Exclusive Interview with the Director of 'Eden Lake'
January 13, 2009
One of the best movies to hit DVD store shelves in ages has been the excellent "Eden Lake" -- check out our review here. Make no mistake -- this movie is great and you owe it to yourself to at least rent it. We had the opportunity to ask director James Watkins a few questions about his debut film.
How did you come up with the idea for 'Eden Lake'?
I got interested in fear of youth. And I wanted to write a tough survival horror. The two things came together- I wanted to tap into the tradition of in-the-woods horror, but try to freshen it up with something that felt more homegrown and closer to home.
Was it tough to get funding for a movie where the hero of the story kills some kids?
Some people were scared off. But my producer Christian had made The Descent, so that helped. He's just produced Slumdog Millionaire!
How did you go about casting the kids? Were their parents upset about the subject matter of the film?
Casting was tough. We worked hard not to have 'stage school' kids, but kids who felt real. The toughest scene was when the kids bully and burn the little boy Adam- the actor James's parents were there with him on set and I struggled to look them in the eye.
In the U.S., we have gang violence, but not many 12 year olds killing adults. Is there an epidemic of child violence in Britain?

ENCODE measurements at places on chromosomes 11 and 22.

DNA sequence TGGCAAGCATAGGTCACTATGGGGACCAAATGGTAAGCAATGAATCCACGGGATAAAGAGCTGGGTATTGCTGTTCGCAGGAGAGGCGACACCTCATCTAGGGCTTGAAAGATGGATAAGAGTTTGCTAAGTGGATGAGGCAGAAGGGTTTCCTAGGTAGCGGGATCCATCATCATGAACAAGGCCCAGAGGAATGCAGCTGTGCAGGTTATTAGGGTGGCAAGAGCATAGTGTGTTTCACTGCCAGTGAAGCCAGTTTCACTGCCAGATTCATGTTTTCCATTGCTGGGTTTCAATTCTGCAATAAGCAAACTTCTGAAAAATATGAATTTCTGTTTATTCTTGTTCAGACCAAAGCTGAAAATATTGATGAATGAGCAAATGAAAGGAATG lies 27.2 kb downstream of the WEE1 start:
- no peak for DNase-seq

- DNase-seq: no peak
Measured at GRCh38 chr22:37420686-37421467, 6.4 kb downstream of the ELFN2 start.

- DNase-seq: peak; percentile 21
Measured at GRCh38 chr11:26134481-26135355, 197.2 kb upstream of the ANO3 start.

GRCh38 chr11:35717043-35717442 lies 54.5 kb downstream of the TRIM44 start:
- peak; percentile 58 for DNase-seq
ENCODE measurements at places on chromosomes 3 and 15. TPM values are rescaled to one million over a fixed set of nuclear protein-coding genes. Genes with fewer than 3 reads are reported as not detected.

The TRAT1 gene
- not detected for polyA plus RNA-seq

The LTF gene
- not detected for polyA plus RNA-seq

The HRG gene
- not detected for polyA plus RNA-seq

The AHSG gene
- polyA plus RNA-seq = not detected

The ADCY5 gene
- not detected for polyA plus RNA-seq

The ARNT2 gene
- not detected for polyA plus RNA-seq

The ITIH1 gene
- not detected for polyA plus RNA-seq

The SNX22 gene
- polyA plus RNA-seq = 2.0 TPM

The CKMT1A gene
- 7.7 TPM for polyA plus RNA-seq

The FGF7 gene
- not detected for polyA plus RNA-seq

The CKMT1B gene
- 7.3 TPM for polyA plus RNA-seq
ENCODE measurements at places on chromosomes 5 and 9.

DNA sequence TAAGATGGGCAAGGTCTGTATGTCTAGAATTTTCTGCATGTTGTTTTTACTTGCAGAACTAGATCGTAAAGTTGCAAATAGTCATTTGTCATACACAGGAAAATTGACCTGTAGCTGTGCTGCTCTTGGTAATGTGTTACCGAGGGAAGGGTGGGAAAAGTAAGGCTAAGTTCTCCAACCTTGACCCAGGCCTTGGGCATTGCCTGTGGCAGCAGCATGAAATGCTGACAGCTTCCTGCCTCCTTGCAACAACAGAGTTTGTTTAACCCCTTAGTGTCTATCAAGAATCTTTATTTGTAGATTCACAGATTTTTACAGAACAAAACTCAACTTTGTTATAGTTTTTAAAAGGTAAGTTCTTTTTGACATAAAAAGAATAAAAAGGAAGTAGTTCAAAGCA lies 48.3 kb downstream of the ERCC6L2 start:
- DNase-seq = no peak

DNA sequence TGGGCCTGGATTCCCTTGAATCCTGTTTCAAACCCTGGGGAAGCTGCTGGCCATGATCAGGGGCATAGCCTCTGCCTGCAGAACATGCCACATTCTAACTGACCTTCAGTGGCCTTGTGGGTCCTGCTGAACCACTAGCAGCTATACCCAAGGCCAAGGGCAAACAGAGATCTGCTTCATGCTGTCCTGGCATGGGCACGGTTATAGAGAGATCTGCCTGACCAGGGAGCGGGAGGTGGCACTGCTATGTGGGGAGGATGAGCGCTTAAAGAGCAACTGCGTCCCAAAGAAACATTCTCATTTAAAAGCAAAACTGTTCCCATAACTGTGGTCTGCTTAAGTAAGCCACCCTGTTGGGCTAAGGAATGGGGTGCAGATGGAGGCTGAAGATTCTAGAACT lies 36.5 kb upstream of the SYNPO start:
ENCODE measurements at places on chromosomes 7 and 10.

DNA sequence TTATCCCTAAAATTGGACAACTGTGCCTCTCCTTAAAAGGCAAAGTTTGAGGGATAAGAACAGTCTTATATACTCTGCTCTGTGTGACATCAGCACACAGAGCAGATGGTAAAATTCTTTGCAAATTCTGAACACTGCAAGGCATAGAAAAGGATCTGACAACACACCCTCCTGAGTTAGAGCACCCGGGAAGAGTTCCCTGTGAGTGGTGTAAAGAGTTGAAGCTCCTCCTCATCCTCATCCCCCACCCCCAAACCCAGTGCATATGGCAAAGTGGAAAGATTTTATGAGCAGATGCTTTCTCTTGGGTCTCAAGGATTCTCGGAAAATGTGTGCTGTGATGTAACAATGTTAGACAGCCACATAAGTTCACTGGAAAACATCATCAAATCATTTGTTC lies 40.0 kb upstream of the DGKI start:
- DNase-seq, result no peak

There are some hysterical headlines about it. For me horror is about exploring people's fears- fear of the dark, fear of the water, fear of youth- whether those fears are rational or not.
Was the film based in part on a true story?
No. But when we were cutting the film, the editor Jon [Harris who has just directed The Descent 2] and I would every day read newspaper headlines of nasty things that were happening that echoed events in the film. That was disturbing.
The most chilling thing about the film may be the ending. Did any of the producers pressure you to give the film an 'happy ending'?
The ending was discussed: so I came up with an even darker ending! You don't want to know…
Some people seem to be comparing your film to 'I Spit On Your Grave'. Do you think it's a fair comparison?
Funnily enough, I've never seen it! For me, Last House on the Left is more in the ballpark.
What else do you have on your plate right now? Another horror film?